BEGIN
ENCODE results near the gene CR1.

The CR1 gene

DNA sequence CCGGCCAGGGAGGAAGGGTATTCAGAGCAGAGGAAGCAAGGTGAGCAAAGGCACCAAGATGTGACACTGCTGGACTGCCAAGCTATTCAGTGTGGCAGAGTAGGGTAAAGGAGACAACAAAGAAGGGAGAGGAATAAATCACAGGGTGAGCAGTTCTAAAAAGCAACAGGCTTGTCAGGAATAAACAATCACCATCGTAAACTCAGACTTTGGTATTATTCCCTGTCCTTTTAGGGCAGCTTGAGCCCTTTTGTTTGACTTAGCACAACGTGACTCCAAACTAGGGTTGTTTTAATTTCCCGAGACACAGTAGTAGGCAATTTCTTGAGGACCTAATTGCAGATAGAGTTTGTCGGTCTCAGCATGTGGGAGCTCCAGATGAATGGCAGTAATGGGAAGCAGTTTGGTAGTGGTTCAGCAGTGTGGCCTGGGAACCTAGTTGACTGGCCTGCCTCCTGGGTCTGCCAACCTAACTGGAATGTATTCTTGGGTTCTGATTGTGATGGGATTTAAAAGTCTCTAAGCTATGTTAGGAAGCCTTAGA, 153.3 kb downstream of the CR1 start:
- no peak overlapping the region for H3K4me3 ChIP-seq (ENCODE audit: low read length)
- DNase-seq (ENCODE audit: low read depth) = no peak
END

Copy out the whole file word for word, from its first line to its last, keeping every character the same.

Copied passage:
ENCODE results near the gene CR1.

The CR1 gene

DNA sequence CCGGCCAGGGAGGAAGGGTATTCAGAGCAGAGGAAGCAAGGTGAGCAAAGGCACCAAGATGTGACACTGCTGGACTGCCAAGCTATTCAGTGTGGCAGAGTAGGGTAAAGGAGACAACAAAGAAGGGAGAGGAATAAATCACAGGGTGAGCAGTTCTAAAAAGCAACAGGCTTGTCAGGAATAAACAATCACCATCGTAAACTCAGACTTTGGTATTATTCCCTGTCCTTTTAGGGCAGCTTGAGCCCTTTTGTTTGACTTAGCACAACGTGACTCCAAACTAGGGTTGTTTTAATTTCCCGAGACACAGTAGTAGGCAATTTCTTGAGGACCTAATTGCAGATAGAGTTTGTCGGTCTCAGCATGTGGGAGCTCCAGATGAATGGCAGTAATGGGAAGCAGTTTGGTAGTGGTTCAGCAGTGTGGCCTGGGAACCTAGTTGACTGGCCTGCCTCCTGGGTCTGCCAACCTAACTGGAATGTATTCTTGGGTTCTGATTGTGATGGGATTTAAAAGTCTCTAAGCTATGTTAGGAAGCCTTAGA, 153.3 kb downstream of the CR1 start:
- no peak overlapping the region for H3K4me3 ChIP-seq (ENCODE audit: low read length)
- DNase-seq (ENCODE audit: low read depth) = no peak